Bercow did all he could to defy the democratically expressed will of the British people to leave the European Union. Surely he has forfeited any right to have a say in the future governance of this country. He was a disgrace to his position and loved humiliating those unfortunates over who he held power.
And how on earth can Corbyn possibly believe that his former deputy, Watson deserves to be elevated to the peerage? As a reward for services to perverting the course of justice perhaps?
Let’s just remember that this man was in cahoots with a convicted paedophile and a dodgy ‘news’ agency to bring very nasty allegations against predominantly Conservative members of the Establishment. He put pressure on Scotland Yard to pursue investigations into outrageous claims made by a known fantasist, smearing decent men with impeccable histories of public service, as rapists and murderers.
While their lives and those of their families were ruined, Watson has been able to walk away from the wreckage and reinvent himself as a diet guru and author. I find it quite sickening to see the way in which broadcasters fawn at the feet of this odious man while ignoring his disgusting track record. If Watson had any sense of shame or decency, he would have slithered back under whichever stone he emerged from – and ruddy well stayed there. If he makes any money from his new book, he should be forced to donate all profits to the families of his victims, some of whom died before they could clear their names.
The idea that he will soon be in the Lords is an appalling one. Presumably, it’s a pay-off from Corbyn for not rocking the Labour boat during the election campaign. Watson was noticeable by his silence and absence from our screens. What a relief that was.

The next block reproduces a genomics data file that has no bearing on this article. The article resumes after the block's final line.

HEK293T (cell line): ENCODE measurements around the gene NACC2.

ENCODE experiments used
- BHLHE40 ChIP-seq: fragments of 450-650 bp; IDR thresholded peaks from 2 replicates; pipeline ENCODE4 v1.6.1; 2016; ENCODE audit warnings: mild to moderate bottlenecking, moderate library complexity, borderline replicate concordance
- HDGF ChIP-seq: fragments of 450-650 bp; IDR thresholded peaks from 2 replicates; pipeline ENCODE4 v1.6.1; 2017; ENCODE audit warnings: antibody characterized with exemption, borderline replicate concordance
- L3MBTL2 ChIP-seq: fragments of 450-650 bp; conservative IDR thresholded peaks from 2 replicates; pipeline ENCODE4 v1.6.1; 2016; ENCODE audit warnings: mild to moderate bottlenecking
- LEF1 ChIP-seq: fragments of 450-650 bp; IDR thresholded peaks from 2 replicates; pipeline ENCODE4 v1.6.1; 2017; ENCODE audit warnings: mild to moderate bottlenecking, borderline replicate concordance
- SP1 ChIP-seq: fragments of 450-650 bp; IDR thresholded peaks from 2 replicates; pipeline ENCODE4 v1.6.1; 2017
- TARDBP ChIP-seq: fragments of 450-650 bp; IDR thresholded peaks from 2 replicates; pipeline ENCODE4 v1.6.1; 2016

Meanwhile, Bercow has embarked on a new career as a circus act, recently demeaning himself, parliament and the nation, yelling ‘Order, Order!’ on a late-night Italian TV show. He also plans to cash in his notoriety on the after-dinner speaking circuit. Surely the Lords can live without him.
So can this anti-democratic outrage be stopped? Perhaps. All nominations have to be ratified by the House of Lords Appointments Commission. They are vetted to verify that potential life peers ‘ensure the highest standards of propriety’ and satisfy the commission that ‘the past conduct of the nominee would not reasonably be regarded as bringing the House of Lords into disrepute.’
Please Committee members, use a little bit of common sense with these two nominations – or is that too much to ask of politicians?
The election result was supposed to mark the moment that voters took back control from the rotten, arrogant political class. Those politicians who did their damnedest to defy the will of the people were booted out. Others, like Bercow and Watson, scuttled away in disgrace. If they are now allowed to resurrect their political careers in the House of Lords, it will send a depressingly clear signal that absolutely nothing has really changed.
Private Frazer had it right – ‘we are all doomed!’